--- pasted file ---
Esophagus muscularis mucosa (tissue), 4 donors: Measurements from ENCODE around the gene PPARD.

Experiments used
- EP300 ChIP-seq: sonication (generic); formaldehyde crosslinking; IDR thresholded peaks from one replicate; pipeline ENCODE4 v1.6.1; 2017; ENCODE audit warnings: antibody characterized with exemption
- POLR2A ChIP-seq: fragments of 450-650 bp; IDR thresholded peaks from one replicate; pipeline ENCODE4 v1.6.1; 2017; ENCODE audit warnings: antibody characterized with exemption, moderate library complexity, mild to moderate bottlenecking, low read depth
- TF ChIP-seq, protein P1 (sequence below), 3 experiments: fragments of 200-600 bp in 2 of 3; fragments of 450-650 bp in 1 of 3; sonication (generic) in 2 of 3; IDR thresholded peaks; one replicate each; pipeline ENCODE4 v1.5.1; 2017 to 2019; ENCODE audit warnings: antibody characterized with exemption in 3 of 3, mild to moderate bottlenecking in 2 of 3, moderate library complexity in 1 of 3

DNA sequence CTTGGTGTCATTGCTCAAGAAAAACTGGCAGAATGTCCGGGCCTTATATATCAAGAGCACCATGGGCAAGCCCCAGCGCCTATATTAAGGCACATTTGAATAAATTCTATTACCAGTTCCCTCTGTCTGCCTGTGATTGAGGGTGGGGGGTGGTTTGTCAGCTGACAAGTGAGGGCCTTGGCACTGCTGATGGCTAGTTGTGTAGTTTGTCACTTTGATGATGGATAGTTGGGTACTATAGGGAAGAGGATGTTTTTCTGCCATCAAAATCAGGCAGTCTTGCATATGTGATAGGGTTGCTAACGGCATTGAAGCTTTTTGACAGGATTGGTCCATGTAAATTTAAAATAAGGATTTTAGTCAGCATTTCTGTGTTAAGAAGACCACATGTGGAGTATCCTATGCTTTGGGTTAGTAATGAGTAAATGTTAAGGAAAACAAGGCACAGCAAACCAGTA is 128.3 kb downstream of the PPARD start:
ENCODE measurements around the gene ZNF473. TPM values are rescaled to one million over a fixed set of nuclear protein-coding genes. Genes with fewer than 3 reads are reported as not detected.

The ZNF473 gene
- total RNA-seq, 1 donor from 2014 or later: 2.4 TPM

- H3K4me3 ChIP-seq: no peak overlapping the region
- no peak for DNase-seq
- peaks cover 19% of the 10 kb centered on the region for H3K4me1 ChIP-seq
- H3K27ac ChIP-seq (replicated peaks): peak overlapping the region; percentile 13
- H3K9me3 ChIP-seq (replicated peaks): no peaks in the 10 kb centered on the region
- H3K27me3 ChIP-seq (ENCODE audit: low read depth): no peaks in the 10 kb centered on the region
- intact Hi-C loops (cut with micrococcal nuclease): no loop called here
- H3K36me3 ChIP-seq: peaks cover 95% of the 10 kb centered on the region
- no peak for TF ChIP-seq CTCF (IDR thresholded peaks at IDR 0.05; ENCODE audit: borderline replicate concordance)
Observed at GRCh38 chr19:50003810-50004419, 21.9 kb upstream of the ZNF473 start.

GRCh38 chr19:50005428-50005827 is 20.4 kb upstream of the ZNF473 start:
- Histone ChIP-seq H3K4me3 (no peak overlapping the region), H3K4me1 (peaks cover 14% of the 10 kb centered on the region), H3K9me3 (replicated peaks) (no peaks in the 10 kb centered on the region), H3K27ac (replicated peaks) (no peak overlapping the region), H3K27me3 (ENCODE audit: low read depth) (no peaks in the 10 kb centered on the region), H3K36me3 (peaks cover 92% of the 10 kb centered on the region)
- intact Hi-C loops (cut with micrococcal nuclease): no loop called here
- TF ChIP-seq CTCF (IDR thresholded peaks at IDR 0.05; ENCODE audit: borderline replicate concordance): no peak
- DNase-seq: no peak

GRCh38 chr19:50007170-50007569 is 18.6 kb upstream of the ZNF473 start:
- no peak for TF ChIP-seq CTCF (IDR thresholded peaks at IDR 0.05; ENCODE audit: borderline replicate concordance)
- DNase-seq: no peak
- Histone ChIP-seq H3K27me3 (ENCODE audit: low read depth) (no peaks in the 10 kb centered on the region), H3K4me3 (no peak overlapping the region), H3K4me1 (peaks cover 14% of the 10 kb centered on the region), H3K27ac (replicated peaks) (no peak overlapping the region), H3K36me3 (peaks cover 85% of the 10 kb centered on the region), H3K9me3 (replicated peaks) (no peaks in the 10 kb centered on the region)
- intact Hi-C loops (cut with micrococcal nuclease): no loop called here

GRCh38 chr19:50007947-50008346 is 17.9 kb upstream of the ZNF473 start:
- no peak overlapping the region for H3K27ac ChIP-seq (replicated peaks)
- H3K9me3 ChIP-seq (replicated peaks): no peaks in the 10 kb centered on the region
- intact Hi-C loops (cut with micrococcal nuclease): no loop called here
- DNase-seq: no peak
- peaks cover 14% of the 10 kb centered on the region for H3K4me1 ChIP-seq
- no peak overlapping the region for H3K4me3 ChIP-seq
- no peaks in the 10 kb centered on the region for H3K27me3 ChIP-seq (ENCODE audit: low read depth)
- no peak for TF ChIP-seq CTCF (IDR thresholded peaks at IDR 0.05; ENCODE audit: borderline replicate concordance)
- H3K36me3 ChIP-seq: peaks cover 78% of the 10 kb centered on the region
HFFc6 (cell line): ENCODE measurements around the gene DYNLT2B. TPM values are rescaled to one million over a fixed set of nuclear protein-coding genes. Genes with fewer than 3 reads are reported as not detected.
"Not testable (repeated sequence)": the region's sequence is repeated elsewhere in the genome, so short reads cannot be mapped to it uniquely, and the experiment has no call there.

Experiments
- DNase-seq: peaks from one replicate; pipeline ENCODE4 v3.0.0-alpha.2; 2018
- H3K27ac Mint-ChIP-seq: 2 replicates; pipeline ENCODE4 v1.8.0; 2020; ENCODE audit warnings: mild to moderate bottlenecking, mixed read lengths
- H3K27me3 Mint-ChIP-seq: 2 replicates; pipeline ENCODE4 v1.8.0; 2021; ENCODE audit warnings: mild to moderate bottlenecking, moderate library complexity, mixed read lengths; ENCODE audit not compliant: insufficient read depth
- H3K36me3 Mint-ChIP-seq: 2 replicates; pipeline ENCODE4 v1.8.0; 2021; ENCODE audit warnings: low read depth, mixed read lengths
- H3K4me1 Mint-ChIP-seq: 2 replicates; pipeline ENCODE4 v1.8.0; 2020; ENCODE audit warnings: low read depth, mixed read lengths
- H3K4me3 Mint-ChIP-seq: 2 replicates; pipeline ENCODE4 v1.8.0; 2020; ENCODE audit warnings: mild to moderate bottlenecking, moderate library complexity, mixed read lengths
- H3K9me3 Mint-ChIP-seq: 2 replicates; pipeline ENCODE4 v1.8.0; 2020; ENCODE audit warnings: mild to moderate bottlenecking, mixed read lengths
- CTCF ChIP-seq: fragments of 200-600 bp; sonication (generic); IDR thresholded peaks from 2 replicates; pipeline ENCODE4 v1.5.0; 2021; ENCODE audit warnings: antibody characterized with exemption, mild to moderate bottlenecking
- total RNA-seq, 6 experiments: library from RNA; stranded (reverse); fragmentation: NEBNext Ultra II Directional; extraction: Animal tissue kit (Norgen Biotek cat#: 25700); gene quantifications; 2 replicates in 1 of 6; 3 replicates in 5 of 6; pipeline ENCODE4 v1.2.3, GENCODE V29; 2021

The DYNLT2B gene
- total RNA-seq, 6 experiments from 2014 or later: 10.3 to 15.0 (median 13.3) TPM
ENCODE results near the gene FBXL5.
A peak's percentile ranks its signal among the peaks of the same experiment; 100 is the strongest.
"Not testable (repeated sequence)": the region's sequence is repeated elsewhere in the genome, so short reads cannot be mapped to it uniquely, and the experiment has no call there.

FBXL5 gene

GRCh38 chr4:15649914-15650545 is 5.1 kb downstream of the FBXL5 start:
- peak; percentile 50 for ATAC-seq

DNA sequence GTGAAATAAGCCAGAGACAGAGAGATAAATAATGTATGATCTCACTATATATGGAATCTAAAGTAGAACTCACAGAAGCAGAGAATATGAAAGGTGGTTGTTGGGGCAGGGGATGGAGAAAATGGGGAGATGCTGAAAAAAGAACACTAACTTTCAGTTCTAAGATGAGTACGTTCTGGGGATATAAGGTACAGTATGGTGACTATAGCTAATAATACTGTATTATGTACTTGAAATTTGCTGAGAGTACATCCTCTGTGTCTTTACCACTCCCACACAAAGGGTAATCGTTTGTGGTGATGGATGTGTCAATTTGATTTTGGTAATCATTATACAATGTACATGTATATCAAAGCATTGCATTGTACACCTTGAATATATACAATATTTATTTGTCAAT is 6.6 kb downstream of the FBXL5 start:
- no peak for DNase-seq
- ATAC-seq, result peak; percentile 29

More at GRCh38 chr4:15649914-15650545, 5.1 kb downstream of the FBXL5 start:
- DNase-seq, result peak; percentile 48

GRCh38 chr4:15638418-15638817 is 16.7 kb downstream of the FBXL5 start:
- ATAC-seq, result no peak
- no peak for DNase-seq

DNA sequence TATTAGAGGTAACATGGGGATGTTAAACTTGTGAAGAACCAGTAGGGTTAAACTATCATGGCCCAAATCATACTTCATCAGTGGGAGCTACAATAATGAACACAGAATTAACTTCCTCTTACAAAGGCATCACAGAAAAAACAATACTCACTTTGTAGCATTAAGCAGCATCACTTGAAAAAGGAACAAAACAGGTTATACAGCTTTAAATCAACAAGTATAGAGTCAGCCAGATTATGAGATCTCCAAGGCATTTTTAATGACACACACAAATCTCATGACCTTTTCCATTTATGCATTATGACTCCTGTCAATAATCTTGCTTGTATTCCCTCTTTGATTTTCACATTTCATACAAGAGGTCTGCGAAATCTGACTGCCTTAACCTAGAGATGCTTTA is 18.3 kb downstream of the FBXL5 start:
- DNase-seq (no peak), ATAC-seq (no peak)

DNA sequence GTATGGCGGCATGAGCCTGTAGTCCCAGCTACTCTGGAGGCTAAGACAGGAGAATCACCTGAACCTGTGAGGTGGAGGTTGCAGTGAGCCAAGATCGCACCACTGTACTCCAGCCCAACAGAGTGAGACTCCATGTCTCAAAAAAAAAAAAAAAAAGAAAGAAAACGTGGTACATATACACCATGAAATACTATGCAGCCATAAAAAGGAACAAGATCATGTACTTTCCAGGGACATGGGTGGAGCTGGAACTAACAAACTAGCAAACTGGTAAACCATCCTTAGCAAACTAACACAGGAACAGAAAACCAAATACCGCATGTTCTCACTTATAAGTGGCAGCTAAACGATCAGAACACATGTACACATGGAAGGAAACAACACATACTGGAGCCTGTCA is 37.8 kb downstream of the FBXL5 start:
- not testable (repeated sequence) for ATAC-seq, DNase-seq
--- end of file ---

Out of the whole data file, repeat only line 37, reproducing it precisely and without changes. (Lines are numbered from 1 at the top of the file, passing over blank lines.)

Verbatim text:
- no peaks in the 10 kb centered on the region for H3K27me3 ChIP-seq (ENCODE audit: low read depth)